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High oleic soybeans coming to a farm near you

There’s been a lot of talk about high oleic soybeans recently, and Illinois soybean farmers should know the potential for these new varieties to transform the U.S. soy industry is real.

U.S. soybean farmers have lost four billion pounds of soy-oil demand each year since 2008, and we’re at risk of losing even more. Market loss like this threatens our profitability.

That’s why high oleic soy is so important. It has no trans fat and less saturated fats than commodity soy oil. It also features significantly increased stability. This is critical for high-heat applications like frying foods, but it also improves the oil’s performance for our industrial customers.

I cannot stress enough how important high oleic soy is for the future of our industry.
High oleic could build more than 8 billion pounds of demand for U.S. soy in the food and industrial sectors. That’s the oil from 718 million bushels of soybeans.

But the first step to expanding the market for high oleic, and thus building soybean farmer profitability, is making the varieties available for farmers in more areas to grow.

To accelerate market availability, the soy checkoff formed partnerships with DuPont Pioneer and Monsanto, the two seed companies with high oleic varieties already in the approval pipeline.

These partnerships could also make high oleic varieties available for us to plant here in Illinois faster. The end goal is to have high oleic varieties available in maturity Groups 1-5 by 2020. Those maturity groups cover approximately 80 percent of the U.S. soybean growing region.

Of course, farmers want to know how high oleic varieties will perform in the field. I’ve heard nothing but good reports, including one from John Motter, a fellow farmer-leader of mine on the United Soybean Board.

Motter, who farms in northwest Ohio, has grown high oleic soybeans the past two years. The first year, about 20 percent of his beans were high oleic. They did so well that last year, he planted high oleic on 85 percent of his fields. High oleic was his second-highest-yielding bean out of about five different varieties.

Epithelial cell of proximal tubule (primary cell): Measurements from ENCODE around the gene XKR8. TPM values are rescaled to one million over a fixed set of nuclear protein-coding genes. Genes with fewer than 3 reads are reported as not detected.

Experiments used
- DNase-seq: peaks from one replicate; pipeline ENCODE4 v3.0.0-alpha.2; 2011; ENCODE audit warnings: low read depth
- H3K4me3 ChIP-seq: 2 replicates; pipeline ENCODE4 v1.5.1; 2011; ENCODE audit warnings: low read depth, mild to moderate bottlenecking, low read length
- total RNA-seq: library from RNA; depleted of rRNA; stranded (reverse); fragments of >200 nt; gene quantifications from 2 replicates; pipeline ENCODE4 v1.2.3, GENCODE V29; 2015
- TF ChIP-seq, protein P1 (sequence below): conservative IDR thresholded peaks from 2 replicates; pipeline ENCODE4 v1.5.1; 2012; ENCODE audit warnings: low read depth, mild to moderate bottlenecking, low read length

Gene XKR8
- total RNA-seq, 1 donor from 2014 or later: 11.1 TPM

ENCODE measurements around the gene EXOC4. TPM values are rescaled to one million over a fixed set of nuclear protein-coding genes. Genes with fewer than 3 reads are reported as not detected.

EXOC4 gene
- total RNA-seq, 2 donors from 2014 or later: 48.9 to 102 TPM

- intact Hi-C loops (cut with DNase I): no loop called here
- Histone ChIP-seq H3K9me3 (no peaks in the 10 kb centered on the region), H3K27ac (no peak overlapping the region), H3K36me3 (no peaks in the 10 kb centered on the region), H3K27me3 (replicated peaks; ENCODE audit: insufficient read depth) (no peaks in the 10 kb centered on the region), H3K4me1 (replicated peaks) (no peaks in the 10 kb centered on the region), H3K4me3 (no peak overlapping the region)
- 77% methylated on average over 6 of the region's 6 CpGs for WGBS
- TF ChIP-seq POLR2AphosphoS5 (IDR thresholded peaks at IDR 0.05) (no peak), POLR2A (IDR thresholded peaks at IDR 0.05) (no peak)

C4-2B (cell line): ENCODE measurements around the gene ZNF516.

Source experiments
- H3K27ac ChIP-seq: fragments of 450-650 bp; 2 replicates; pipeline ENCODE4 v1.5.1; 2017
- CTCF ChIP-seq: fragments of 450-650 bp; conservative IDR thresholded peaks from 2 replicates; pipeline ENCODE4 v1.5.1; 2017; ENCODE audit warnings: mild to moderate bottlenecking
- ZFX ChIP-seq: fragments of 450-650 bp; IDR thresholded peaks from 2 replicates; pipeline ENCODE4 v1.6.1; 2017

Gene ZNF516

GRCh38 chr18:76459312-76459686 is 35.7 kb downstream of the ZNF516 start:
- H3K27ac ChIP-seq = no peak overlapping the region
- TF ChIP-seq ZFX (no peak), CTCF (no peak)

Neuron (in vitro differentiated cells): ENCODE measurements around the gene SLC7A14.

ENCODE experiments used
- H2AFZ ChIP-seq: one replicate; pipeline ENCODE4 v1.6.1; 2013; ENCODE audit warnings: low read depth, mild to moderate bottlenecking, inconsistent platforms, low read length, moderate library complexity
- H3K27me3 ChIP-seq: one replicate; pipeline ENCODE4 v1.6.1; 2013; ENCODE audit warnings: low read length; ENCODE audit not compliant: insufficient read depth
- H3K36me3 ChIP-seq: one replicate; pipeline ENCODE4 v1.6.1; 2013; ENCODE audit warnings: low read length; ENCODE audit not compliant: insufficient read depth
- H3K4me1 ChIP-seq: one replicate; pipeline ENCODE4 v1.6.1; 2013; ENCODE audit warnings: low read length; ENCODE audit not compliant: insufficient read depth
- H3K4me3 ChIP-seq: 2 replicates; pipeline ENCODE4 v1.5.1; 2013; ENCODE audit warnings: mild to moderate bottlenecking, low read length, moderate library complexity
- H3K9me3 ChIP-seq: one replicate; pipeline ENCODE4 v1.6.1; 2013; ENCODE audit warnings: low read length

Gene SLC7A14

This year, Motter plans to grow only high oleic soybeans.

That’s a real testament to the performance of these new varieties.

High oleic soybeans are part of the future of our industry. As farmers, we have to think about what our customers need, and fulfill that need. Losing billions of pounds of market share is a signal that our customers are no longer responding to our product. In fact, the message our customers are sending us is that commodity soy oil no longer works.

The checkoff plans to continue high oleic market-development efforts that focus on end-use customers, like the food and industrial sectors, as well as a concentrated effort to share information with soybean farmers about high oleic soybeans.

There’s no time to waste in growing high oleic soybeans. Another high oleic oil is already on the market and eating into soy oil’s market share – high oleic canola.

Illinois soybean farmers shouldn’t be resistant to high oleic. I encourage farmers to adopt high oleic soybeans when they become available in our area.

Meeting customer demand and keeping U.S. soy strong depend on it.

Sharon Covert is the USB secretary and a soybean farmer from Tiskilwa.

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